It’s intriguing that “First Of His Name” should arrive at the halfway point of Game Of Thrones’ fourth season, the year in which the show has received the loudest criticisms of its depictions of sexual violence. [...] It is, however, indication that showrunners David Benioff and D.B. Weiss (credited once more for the script) recognize their show’s degree of cruelty and how it’s disproportionately directed at its female characters.

What is this nonsense?  They're still going on about Jaime taking his sister by force?  Have they been watching this show?  It's full of violence--Theon, to pick but one example, spent a whole season being tortured, including having his penis cut off, but I didn't hear anything about violence against the male characters.

In fact, if you stacked up all the bodies (including this week's, where a bunch of men died in very ugly ways), the dead men would vastly outnumber the dead women.  Same for cruelty, if you could measure it.  And the main women in the show--Daenerys, Cersei, Melisandre, Ygritte, Olenna, Margaery, Brienne, Meera, Yara Greyjoy, even Arya--tend to be smart and powerful in their own way, and know how to dole out punishment.  Meanwhile, if you think being a man puts you on top, ask Ned Stark, Robert Baratheon, King Joffrey, Robb Stark, Viserys Targaryen, Xaro Xhoan Daxos, Pyat Pree and Khal Drogo how easy it is to be in charge.

Daenerys, a character defined by liberation and characterized by the unhindered travel of her dragons, issues her decision to rule from incredibly cramped chambers.

Looked like a large room in a palace to me.  Maybe our screens showed it differently.

Cersei [has] seen the Iron Throne claim a husband and a son...

Claim a husband?  She had that husband killed.

For all this, however, there’s still a sense within “First Of His Name” that Cersei and Margaery control their own fates in King’s Landing. There’s such power in the way their conversation at Tommen’s coronation is presented: Elevated above the masses (like Dany in her Meereen stronghold), eyes locked straight ahead until a potentially wounding jab can be struck.

Maybe, but my reading, for now at least, has Cersei doing what her father wants.  Of course, she may just be kissing up to the trial court, hoping they'll find her brother guilty. And Margaery needs to tread carefully as well.

It’s an emphasis on parrying over thrusting that’s underlined in the expertly choreographed sequence of Arya’s sword-fighting practice. [...] The Hound may outmatch her in size and armor, but she manages to land Needle’s point on his abdomen nonetheless.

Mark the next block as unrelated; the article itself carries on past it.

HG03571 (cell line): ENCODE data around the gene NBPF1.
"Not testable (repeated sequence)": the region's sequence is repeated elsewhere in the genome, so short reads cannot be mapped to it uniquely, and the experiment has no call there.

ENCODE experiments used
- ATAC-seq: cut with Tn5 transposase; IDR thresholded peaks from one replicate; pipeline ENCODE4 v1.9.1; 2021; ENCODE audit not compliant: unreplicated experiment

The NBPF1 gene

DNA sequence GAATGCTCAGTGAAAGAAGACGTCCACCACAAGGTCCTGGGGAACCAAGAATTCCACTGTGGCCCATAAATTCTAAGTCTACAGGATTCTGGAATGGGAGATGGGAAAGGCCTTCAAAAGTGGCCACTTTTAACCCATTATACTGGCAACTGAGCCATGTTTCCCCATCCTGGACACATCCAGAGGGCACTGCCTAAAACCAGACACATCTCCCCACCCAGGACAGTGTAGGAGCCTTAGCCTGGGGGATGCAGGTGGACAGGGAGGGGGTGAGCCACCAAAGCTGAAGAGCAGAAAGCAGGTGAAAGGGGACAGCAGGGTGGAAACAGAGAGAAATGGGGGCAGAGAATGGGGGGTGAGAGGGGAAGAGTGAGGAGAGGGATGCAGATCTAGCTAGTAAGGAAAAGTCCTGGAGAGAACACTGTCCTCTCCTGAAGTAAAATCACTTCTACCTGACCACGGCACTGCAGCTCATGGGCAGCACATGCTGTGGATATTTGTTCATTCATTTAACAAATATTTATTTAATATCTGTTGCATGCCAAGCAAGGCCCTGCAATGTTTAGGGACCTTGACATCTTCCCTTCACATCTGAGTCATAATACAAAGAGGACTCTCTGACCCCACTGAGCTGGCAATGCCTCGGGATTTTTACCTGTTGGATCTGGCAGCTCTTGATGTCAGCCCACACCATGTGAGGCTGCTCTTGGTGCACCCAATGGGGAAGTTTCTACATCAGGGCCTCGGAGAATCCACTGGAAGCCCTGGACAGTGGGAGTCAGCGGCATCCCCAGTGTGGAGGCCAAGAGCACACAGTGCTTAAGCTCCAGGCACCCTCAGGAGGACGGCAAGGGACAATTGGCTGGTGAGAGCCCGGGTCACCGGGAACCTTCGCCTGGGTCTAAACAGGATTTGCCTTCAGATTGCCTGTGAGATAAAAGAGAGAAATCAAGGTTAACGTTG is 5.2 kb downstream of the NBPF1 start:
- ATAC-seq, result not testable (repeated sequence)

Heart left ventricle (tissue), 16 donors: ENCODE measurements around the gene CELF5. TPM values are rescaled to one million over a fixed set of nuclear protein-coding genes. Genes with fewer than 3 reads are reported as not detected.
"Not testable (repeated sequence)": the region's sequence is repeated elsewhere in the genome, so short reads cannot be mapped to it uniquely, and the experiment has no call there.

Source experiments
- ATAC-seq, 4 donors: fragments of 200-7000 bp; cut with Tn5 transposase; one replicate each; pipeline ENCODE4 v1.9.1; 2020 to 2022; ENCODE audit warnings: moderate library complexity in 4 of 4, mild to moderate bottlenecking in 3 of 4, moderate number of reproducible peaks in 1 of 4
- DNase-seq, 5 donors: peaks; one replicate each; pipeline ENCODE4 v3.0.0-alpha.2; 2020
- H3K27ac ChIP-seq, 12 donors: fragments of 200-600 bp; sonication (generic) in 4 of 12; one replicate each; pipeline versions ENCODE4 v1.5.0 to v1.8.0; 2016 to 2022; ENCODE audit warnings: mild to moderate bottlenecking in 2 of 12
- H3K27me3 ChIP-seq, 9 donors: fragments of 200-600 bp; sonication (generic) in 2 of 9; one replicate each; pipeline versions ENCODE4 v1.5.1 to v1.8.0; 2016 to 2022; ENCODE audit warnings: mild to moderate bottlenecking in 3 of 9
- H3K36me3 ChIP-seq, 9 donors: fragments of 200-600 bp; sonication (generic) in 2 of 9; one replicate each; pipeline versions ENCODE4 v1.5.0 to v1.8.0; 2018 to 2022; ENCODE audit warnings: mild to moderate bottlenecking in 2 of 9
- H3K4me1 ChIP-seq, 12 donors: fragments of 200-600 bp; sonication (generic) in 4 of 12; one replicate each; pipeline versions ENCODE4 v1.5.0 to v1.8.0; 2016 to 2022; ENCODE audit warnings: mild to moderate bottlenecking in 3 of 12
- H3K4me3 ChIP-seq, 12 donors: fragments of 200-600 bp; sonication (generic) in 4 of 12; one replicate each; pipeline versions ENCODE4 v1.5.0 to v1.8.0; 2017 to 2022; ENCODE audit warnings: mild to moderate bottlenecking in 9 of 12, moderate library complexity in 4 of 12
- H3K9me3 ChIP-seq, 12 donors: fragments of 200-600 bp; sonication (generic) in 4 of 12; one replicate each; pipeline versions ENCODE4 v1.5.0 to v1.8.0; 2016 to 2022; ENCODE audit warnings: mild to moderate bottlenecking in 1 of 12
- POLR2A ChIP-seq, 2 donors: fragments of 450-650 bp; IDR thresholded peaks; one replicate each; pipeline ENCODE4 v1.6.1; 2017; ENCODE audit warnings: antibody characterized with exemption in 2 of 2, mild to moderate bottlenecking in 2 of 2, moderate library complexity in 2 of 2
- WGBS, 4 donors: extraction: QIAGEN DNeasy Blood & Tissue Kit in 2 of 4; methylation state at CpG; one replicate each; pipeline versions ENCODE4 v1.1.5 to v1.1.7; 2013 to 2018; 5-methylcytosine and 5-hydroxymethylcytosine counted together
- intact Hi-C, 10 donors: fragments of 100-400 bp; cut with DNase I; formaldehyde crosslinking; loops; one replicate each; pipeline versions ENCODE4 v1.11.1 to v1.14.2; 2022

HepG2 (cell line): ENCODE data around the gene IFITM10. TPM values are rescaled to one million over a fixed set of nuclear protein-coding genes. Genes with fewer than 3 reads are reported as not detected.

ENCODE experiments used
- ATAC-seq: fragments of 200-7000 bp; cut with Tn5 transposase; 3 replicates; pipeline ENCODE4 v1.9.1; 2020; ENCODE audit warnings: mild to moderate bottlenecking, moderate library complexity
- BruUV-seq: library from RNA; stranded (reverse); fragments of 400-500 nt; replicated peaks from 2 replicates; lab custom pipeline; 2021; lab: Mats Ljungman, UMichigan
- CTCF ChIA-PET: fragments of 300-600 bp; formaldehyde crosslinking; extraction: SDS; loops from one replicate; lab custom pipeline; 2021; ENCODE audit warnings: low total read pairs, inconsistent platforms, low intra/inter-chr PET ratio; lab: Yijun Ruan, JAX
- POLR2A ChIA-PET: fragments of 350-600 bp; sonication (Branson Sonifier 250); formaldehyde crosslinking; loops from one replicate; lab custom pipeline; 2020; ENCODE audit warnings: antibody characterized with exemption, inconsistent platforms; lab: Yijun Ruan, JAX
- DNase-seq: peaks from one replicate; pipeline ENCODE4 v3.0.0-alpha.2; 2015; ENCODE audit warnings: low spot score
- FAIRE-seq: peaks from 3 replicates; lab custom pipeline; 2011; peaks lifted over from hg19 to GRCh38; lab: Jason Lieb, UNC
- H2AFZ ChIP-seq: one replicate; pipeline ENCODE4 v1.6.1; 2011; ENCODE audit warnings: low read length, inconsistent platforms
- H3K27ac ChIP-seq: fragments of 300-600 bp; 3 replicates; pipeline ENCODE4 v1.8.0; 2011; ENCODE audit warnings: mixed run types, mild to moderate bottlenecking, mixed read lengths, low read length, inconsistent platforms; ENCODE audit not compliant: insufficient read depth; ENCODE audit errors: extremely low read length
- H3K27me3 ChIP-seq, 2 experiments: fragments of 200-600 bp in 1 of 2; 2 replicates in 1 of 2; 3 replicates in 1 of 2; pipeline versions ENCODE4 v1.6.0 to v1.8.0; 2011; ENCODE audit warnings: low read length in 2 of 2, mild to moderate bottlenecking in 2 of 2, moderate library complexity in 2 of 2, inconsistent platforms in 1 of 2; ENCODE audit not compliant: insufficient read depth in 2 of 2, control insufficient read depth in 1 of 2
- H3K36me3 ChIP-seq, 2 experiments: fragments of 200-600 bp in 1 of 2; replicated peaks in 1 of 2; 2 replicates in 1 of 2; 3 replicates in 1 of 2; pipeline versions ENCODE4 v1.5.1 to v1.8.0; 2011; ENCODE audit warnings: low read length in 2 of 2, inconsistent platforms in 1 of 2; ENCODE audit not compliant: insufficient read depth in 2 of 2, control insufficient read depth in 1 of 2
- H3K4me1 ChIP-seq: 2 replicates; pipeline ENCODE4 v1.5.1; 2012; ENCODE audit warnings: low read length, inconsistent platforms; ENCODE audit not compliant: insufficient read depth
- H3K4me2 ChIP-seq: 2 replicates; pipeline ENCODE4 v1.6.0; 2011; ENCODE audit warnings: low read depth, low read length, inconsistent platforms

This is ridiculous.  The Hound pretty much lets her land the blow, knowing her Needle can't pierce his armor. It's practically the point of the scene.  If he truly thought she were dangerous, he'd knock her unconscious, or perhaps even kill her.

Things are often taken by force in Westeros, but the blood on Hodor’s hands indicates that the show does not endorse or condone such methods.

I don't think the show spends too much time judging its characters in any case, but Hodor killing Locke was definitely what needed to be done. If Erik Adams, who wrote this review, is aware of a better way it could have been done I'd like to know.


Anonymous Anonymous said...


I think the blood on the hands scene shows Hodor does not necessarily endorse or condone such methods. He is a kind and gentle sort and was manipulated into a more violent act than he otherwise would have taken. Or as he would comment "Hodor."

4:06 AM, May 06, 2014  
Anonymous Anonymous said...

Bran should have made Hodor capture Locke and then, through several years of therapy, rehabilitate him.

10:59 AM, May 06, 2014  
Anonymous Anonymous said...

Don't forget the third judge at the trial is Margaery's father, hence another explanation as to why Cersei is suddenly so amenable.

4:40 PM, May 06, 2014  
Blogger New England Guy said...

I like envisioning the Hodor therapy- I'm thinking Bob Newhart voice saying "Hodor" instead of "How does that make you feel?"

4:42 PM, May 06, 2014